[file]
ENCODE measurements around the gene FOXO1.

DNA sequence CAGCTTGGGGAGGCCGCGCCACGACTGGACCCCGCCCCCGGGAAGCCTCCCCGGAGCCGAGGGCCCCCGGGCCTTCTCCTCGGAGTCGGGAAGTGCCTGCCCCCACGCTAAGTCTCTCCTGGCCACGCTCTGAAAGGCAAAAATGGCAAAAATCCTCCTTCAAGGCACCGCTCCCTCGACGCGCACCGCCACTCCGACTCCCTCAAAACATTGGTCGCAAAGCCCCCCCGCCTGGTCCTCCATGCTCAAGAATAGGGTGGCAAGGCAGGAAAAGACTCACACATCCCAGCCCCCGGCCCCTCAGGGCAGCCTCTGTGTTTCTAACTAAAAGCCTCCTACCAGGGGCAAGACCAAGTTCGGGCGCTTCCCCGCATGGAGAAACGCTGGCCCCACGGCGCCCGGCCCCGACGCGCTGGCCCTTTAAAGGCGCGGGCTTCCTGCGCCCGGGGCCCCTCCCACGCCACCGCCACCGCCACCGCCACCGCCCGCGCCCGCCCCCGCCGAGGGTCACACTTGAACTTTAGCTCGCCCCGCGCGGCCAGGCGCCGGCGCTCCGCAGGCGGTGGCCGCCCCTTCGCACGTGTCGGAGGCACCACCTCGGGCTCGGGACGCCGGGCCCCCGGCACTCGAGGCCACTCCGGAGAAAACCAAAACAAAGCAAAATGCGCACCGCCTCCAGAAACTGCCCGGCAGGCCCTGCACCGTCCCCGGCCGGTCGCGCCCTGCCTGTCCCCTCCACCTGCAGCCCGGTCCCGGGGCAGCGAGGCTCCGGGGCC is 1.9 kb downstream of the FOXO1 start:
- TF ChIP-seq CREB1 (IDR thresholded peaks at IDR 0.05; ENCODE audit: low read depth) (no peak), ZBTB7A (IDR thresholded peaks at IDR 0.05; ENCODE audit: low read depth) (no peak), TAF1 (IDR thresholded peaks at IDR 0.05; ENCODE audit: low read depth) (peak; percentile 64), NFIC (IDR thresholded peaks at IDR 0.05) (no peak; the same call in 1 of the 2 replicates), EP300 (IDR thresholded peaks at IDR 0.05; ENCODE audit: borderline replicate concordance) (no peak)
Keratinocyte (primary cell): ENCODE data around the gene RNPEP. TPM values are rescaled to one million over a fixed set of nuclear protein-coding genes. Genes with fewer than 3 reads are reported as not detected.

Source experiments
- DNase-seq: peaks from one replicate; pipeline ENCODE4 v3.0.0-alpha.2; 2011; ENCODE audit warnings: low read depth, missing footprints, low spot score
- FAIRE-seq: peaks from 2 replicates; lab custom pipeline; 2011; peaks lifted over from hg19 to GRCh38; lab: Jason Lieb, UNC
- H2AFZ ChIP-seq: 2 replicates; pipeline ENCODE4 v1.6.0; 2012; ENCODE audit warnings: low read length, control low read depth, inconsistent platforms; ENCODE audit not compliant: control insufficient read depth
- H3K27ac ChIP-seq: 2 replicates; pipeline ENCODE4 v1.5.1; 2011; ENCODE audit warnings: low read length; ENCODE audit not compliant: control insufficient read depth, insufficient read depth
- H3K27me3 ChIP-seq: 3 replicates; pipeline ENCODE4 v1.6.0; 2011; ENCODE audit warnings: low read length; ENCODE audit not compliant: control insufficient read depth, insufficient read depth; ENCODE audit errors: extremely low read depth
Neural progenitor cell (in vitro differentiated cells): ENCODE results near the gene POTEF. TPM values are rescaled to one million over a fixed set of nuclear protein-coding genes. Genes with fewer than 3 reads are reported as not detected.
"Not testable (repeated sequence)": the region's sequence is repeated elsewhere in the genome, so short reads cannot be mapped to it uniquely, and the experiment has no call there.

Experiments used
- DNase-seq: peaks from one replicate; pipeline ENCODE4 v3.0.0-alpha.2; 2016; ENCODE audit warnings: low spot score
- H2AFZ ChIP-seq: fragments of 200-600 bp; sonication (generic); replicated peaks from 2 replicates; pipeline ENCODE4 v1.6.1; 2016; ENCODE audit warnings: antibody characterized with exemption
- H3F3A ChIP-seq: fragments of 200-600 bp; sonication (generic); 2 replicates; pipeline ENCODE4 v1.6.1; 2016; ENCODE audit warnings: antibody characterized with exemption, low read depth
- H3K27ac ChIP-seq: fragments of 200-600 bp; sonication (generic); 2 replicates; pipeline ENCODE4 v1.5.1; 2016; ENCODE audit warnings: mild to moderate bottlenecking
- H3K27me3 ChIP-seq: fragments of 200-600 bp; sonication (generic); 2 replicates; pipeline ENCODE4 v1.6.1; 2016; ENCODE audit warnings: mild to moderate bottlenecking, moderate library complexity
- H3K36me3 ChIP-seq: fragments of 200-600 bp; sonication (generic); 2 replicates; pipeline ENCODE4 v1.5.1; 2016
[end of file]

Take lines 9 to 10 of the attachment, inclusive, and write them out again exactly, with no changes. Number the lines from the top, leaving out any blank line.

- H3K27ac ChIP-seq: 2 replicates; pipeline ENCODE4 v1.5.1; 2011; ENCODE audit warnings: low read length; ENCODE audit not compliant: control insufficient read depth, insufficient read depth
- H3K27me3 ChIP-seq: 3 replicates; pipeline ENCODE4 v1.6.0; 2011; ENCODE audit warnings: low read length; ENCODE audit not compliant: control insufficient read depth, insufficient read depth; ENCODE audit errors: extremely low read depth